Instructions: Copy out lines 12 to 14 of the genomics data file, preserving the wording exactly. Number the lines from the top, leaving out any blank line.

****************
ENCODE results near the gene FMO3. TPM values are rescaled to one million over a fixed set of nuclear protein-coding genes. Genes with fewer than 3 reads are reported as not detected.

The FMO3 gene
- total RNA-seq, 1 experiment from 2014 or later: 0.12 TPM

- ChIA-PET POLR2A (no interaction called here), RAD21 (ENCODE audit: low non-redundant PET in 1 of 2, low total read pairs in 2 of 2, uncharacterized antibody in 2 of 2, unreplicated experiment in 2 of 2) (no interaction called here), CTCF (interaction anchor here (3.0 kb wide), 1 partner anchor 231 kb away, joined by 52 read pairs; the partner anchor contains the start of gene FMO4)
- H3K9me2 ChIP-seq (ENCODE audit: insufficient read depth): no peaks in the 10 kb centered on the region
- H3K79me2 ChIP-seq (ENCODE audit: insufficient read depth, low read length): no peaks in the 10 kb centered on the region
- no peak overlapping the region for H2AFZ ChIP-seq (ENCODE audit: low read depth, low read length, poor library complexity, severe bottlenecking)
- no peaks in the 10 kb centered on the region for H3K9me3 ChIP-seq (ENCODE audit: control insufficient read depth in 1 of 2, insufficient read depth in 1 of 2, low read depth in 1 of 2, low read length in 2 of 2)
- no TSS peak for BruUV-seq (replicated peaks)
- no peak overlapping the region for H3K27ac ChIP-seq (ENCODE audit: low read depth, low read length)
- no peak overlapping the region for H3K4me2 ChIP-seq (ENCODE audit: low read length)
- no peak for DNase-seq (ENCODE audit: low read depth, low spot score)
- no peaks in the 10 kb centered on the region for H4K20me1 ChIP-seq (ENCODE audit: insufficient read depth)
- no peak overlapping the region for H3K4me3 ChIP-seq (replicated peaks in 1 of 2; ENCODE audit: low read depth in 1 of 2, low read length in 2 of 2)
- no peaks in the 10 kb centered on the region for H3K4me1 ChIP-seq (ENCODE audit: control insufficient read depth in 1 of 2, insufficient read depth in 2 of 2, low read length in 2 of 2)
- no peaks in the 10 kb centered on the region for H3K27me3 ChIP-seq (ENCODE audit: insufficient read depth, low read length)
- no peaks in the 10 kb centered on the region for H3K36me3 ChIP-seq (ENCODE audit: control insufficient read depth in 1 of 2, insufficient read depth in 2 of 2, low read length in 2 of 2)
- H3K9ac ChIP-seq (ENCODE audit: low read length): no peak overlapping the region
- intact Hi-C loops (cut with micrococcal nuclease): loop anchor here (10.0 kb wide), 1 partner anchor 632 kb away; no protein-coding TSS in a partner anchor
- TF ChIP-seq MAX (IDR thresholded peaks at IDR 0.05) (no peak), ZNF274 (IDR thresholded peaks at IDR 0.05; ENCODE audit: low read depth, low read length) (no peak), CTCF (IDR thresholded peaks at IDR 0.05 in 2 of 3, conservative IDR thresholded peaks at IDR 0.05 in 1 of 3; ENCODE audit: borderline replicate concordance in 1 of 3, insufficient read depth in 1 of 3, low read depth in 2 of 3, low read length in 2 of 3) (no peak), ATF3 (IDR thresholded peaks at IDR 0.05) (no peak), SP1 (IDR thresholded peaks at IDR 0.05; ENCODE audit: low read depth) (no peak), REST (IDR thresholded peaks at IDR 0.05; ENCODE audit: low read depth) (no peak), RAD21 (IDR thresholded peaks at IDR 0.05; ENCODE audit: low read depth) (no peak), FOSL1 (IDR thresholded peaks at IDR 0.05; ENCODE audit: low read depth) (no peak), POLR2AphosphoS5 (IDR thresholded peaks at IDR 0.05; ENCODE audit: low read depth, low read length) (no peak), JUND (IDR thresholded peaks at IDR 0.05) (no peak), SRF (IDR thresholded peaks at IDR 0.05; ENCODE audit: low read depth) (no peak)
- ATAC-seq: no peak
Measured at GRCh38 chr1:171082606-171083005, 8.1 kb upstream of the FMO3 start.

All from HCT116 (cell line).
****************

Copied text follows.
- no peak for DNase-seq (ENCODE audit: low read depth, low spot score)
- no peaks in the 10 kb centered on the region for H4K20me1 ChIP-seq (ENCODE audit: insufficient read depth)
- no peak overlapping the region for H3K4me3 ChIP-seq (replicated peaks in 1 of 2; ENCODE audit: low read depth in 1 of 2, low read length in 2 of 2)